Shoot: Bride's Details
let me show you some things that I see here dot Get me really excited about photographing these brides. A typical bride room is gonna be messy. It's gonna be makeup everywhere. There's sorry. Makeup, clothing on the floor, makeup all over the tables. Things aren't ideal. Would we agree? But let's pretend I walk into the room. How do you Ready? Come on in. Listen, introduce our broad, Heidi. Everybody say I give around. Applause hiding. You look gorgeous. So I've asked Heidi not to put any of her jewelry on. This is typical. You say, like, Hey, I know you're getting dressed. Uh, just save the last part of your dress and last part of your details for me with the camera. I don't like to photograph you putting them on, but first I want to photograph her details in a separate spread By itself is a story. Tell into that. So let's look over here and girls, you could all come in. We're gonna have you sit and just enjoy as well, and they will bring in some shots. So have a seat here. Welcome, l...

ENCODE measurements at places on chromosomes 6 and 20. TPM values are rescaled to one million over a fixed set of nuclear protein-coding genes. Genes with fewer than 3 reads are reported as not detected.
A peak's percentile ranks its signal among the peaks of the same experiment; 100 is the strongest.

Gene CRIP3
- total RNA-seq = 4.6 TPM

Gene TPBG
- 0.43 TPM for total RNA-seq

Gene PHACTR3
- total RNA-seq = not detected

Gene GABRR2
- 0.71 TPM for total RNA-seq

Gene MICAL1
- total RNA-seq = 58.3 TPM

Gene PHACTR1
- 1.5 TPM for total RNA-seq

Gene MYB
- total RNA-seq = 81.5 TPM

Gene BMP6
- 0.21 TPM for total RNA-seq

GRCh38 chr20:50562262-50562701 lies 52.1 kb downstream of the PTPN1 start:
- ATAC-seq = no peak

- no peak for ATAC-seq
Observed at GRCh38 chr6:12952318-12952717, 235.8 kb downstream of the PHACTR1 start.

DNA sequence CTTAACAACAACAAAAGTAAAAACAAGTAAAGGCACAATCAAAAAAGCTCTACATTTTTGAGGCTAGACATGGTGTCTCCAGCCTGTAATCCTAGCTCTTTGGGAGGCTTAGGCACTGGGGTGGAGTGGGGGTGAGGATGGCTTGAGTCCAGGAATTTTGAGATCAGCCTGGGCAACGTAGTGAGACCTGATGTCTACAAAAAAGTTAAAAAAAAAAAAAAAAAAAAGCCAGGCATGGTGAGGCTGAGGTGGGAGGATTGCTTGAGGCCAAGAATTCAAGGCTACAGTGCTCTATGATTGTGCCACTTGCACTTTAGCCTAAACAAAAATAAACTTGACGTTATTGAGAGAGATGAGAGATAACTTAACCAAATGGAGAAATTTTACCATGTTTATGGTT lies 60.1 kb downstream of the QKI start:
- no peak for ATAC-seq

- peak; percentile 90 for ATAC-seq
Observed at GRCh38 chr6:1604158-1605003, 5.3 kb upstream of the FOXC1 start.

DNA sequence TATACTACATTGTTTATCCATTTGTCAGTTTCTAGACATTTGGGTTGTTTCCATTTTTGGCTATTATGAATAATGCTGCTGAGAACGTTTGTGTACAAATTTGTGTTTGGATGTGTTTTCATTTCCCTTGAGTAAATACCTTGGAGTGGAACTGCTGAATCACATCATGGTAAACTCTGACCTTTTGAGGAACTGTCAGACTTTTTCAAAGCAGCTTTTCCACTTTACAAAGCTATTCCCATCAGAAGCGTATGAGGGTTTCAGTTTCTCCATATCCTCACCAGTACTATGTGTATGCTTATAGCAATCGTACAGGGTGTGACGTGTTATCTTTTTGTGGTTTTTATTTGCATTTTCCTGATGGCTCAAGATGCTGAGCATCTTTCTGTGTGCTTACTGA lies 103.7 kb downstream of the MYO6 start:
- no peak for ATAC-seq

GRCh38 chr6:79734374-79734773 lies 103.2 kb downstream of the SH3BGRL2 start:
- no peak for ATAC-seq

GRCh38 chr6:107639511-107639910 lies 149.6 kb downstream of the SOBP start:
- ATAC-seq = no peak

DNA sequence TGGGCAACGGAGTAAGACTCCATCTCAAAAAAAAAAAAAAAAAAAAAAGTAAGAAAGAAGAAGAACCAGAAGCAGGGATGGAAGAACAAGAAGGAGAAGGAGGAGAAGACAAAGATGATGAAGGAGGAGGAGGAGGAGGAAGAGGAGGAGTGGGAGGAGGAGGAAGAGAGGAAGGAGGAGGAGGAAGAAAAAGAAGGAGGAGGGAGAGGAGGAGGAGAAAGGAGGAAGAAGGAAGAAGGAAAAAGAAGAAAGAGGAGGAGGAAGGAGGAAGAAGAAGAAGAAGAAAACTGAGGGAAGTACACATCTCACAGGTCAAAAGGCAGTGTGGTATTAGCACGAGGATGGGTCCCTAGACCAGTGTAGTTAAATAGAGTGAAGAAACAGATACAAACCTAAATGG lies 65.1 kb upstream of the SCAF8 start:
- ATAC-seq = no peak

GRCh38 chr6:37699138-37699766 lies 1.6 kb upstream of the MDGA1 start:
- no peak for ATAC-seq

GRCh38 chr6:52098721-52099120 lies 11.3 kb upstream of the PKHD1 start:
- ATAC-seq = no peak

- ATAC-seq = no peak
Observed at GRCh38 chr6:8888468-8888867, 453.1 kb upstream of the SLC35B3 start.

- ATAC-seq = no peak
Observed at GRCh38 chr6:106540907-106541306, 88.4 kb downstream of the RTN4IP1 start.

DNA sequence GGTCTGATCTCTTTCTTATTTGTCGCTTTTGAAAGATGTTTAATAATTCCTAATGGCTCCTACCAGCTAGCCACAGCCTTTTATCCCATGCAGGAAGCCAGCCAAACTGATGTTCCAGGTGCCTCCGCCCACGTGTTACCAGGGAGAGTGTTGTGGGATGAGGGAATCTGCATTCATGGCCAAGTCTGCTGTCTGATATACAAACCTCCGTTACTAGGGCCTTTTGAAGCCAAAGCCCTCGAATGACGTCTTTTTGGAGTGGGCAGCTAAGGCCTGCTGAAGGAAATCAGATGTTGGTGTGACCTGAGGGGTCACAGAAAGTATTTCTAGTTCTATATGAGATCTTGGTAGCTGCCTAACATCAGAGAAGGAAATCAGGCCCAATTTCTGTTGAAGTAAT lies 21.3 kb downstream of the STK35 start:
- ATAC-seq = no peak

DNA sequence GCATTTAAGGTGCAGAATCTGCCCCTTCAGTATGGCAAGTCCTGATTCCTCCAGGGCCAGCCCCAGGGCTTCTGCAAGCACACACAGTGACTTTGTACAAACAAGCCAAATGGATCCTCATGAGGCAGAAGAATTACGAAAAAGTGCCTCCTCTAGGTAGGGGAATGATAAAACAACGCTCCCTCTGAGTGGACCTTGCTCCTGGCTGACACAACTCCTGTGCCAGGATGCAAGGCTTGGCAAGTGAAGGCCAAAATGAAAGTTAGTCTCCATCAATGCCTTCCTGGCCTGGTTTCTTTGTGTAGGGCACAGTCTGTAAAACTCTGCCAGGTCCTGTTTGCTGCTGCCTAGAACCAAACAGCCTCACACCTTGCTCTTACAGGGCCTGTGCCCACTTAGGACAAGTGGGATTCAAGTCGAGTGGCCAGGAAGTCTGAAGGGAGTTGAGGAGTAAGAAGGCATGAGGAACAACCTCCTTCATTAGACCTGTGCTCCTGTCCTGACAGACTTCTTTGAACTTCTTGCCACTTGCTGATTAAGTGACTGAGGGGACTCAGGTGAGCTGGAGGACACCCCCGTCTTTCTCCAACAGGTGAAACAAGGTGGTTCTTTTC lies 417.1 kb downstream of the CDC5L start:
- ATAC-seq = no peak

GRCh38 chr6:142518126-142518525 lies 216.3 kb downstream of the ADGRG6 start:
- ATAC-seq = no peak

ovelies. Looking gorgeous. Yes. Welcome. Welcome. All right. So enter the bride's room and indeed, the exact same thing. Let's pretend there's a wall here with the tire. Different hotel room. Now we've started photographing the guys. I take a few shots, get the energy up. Describe this day is gonna be great. I might say, Hey, guys, just let me get a few shots here, and then I'll meet you in the barn and bring the bridesmaids down later. And then we'll all toasted have champagne together. Cool. So enter the room. Hi, Heidi. You look gorgeous. Is so good to see you. Oh, my gosh. There should be that hugging, loving relationship. If you don't your job properly. We don't have to redo that one, Do? Yeah, at what I do. Is there already enjoying themselves that they're already almost ready? I see the details on the table, and I think Okay, we gotta tell stories now. I just shot six vertical images 544 to 6 vertical images of the groom's details on his body. But I have the luxury now of photographing the brides Well, her jewelry and elements separately. Not on the bride, which is a real luxury. And what we need to do is shoot it like I used to do in the commercial days. We're going to use the natural light to do it, though this time it's a lot of fun. So look at this beautiful stuff that you have. Do you know the designer? Yes. This is your friend Craig Cooper. Yes, but it's designed by Peter Marco. Beverly Hills. Yes. Come see this beautiful stuff. I'm gonna show you with my macro shooting in a second. But it's absolutely great. And thank you for for providing this jewelry as well for creative life. And you're wearing a dress by shikata shikata dress. Beautiful. Thank you. Okay, so let's take a look here. We have bracelets and necklace, a ring and two beautiful earrings. We have to celebrate them with our style. Okay, Right now they're sitting on glass. That's beautiful. But why not pick a different element? That could be the theme. That could be the theme of the entire spread. So the guy spreads against the brick with those details, His details. She's gonna have something that really enhances the beauty of this jewelery. So we have a bunch of things we could do here. We can use the fabric I often use leathers. My background. Okay. I will use Look at this chair. Fantastic. Look at the detail of that. Okay. I'm actually just so you can see that you could shoot jewelry against anything. I'm going to put it on multiple textures for you. Okay, this is a really easy shot. You need the 24. 70. So this is the 24 70 here, and you need a macro tube for that. So you get in real close. Yeah, I have it in here. It's in the out of pocket. Why? Everyone needs the BX to pro shooter bag. It's all here. All right, let's put that on. Remember the macro tube, By the way, this is the e f 12 macro tube by cannon. All right. All it does is take the focal planet. Pushes out a little bit, so I get real close, all right? And I'm gonna put that on. Let's grab her main piece, which is her ring? Absolutely gorgeous. This is real stuff. Really beautiful. And right there, it's already gorgeous. All right. What I would do is open the shades a little bit. Have light. Come in. Carried. You mind holding that snap a test shot. Remember, test shots. You don't even need Teoh. You know you need to be attempting. It's a supposed pretty well, by the way, guys, I'm a house shade. How's shade? Ah, white bounce color bounce. Right now it's got a little house. It looks like the shade. It's come shade balance setting. I leave my camera and how shade melt all day long every day. It's always I never change it out. I never use auto because you're gonna get back. You should all be shooting raw raw settings. You should be shooting rob, because that's 12 bit color. 12. It is so important because you have ability to just the colors later, and you have ability make pretty large exposure changes in light room, etcetera. So one thing I know is that if I have auto color bounds, that's gonna be all over the place. And so when we get to the studio to color corrector images, it's shifting. Left shifting right, you always air on that color slider. If you leave it at one place the entire day at one place the entire day that you know it's always gonna be a slide in one direction or the next for entire groups of images. Right now, if I was an auto, it would see the warm color on the stool here and set me off. It would set it to a cooler automatic setting, and then we have to shift that direction. You want your brain to go one direction, and I prefer starting at a warmer place because we're talking emotion here, right? Start warm and cool. It is necessary. You don't want to start cool and warm it because you'll miss it every time. There's a very important thing. That's why I mean how side all day long carry. You could speak to that. Can you carry? Does the color correcting? Tell me a little bit about that process for you. I was shooting here. Yeah, I mean, for me, it's very helpful tohave all of the all the photos of the day shot in how shade because it simplifies us, he said. I can, in one click batch, correct a group of photos instead of auto. If it's auto on individual clicks and it just takes way longer, way longer, Okay, so that that's just one texture style. I'm not liking the tone. It's not gonna be my background. Look, we have these other trays that just happened to sitting on the table. And we have leather too. Look at this one. Wow. Look at the texture that goes along with That would not be great for, like, white pearls. I don't know how I can give you a good side view of that so you could see the detail, But let me just shoot it real quick so you could see how it looks. When? When you backlighted OK, notice the depth of field there. So this trade too. This could be our theme as well. Look at the texture on this guy. Similar, but it's warm. Warmer. I bet you'll end up going this direction. Usually it's a two second job. We enter the room, we got what we shooting the theme against. Oh, that's so pretty. Okay, so there's the shot. I'm gonna open up. I'm going. 1234 clicks by sliding, sliding to the left. My by thumb position Four clicks on opening The exposure four klicks would be one stop and 1/3. So watch this. Perfect. Now we're in the zone. Okay? So now I like that it's warm. It could be the warm theme of the book we don't want. Start with cool themes. We'll start with warm thing. That could be this might set the tone for the entire story. Why don't I take a picture of this entire thing now? I've got the exposure right, and I could use it as a I could use it as the background of my entire book. How cool is that particular you? That image? Let's take a couple more from different angles on a Mac right now, so I can't get too close. Okay. We found the theme of our book. And I might ask the broad, Would you think of this for the background of your album? Gorgeous? She likes it. We're gonna go with Okay, let's shoot all the details against it now. It's OK if I take your earrings. Lovely. I used to shoot a lot of June. This is exactly why we do it with a commercial camera, of course. But macro photography the lighting is the same. Would be a soft box right here and off we go. Bad shot focusing here ago. Details, details to a couple of variations. Why? Because I want it to be in the book. Were choosing to do all these details in a vertical orientation, right? We want them next to each other. You kind of want them facing into even show. You make a decision when you design it, how it's gonna be. So you need variations. So when it's thrown in the book, that's gorgeous. Okay, set that, Assad. Two more items. Three or more items. I love it when there's, like, 10 items. So I'm gonna do this quick cause I want to photograph the bride's maid. I noticed we have another theme across the way there. You know, guys, this process should be the first thing you do. When you enter the room first thing into the room, you find your texture. You shoot the details against that texture. He also look for other themes. This wall right behind us here is going to be where I photographed the bridesmaids. The groomsmen were here. Bridesmaids. Get that wall. We have window light as well. It's going to be easy. Okay? I'm taking off my macro to because I'm shooting bracelets. Settings stay the same. And we are taking one click to the right for exposure. And there is our shot, A couple variations, notice the depth of field, and we're done. Easy. Set that, Assad. And last night, this gorgeous necklace, so I should be in care. Would be if she wasn't holding the window, handing them to the bride, and she could start putting them on. But I want to capture that. So let's do this real quick. And this Prepare the the next location to photograph against. That's just awesome. Beautiful jewelry. Yeah. I'm not gonna mess that too fat much because I want to keep moving on. But you get the idea, right? So again, you can use leather. You can use a chair. It doesn't have to be big to do this theme work. Okay. And off we go, we're gonna start with the bride putting on things, actually. Do you mind if we jump in and ask a couple questions circa fantastic as you're asking questions, we're gonna prepare this next spot, if that's OK, Ok, we have a handful of questions them about your focusing points. Um, let's see here, Brandon in Tennessee ass. I'm interested in knowing it's Jim. Is changing his focus points when shooting wide open or if he was just using CenterPoint and doing focus recompose and then to follow up with that. Also, someone was wondering if you ever shoot manual and manual focus If I ever shoot, Just focus. Manual focus. Oh, most definitely, Yeah, absolutely. And super low light were were mostly manual that 85 12 It has a really slow focusing on jeet eat. So I go man off. It's super dark, and I work it that way. My focusing points and this is this is fairly important. If you can get used to not leaving that thing in center center dot and then re composing for each image, you're gonna be a lot happier there. I have a custom because you're exposures will be better. You see it meters off that dot as well as focuses on off that dot So let's say you focus that center dot on Keira right now. Let me just prove it to you with a quick shot here. So if I have my exposure right on Kira, that's great. If are an aperture priority do aperture priority. So if I recomposed, it would expose way out in the window at which is super bright out there and you get a dark face. Notice this next image. Do you guys see my focus points on the image back here? Because I see it on my camera to I leave the focus point so that you could see where it was on the camera. Okay, so get used to rotating that dot around there's custom function that will do that for you. By the way, take a look at custom functions. You want to be able to I use the back wheel to do a big circle, and then I could put that dot right on the face to instantly. It's a really wonderful photo journalism custom function. So care we're gonna prepare the next location by opening the drapes there, and we're gonna use this wall with the vanity. Okay, so one thing that I had to ask Carol when she was standing over here because you know, these these are professionals that we're working with here. They're not all they're not all or some of our models. And so we I was wondering whether the techniques that you're using here are the same. That you actually use in real life. And she confirmed that, yes, that is how you actually will inspire people to act is just by getting them to be silly. And do you ever have people that you have to, like, push a little bit harder to get those reactions that you're looking for? You know, it seems to work on everybody. I use the same techniques, micro motion or emotion and movement motion posing. I don't ever really start with a big stylized moment. I use my voice and I laugh at myself. I pull personality out that I see. I make that the focus rather than me. All those techniques I talked to LAX last section of their universal, and they work. They always work. Yeah, and there's There's definitely some photographs of different cultures that I had to learn before I photographed. Certainly there's different traditions and things you that you need to know in certain times the day it's not appropriate to be playing around so much, you know, take the ceremony, for instance. But yeah, no, The truth is, it all always works. It always works if you know how toe energy ratchet eso as we're going into this next segment. If you could talk just a little bit about white balance, especially dealing with the dress, that's something that a lot of people were concerned about. Is getting the white balance of the dress correct? So if you could talk about that as you Yeah, I think people over and they think too much about white balance. And again, I like to leave. I like to leave the white balance and how shade and then and go from there. I just need to primarily concern myself with the exposure settings. And so in this these conditions, where it's a controlled light scenario, we have window lighter. I've taken off the overheads. It's now window life how shade is extremely useful. I just need to go be in manual because it's controlled setting. Nothing's going to change and make micro adjustments to my shutter speed. I need to always have I know that the rule of thumb is to have enough shutter speed that you're twice your longest focal length. So if I have a 200 millimeter on, I need 4/ of a second to be safe. That doesn't mean I I have it with with years of experience learned how to hold my muscles and just click. Uh, I go. I go down to about 60th of a second with a 200 millimeter and still get the shot. Especially with these things better lenses that have have image stabilized technology in them. You really can't get away with a lot, um, slower speeds.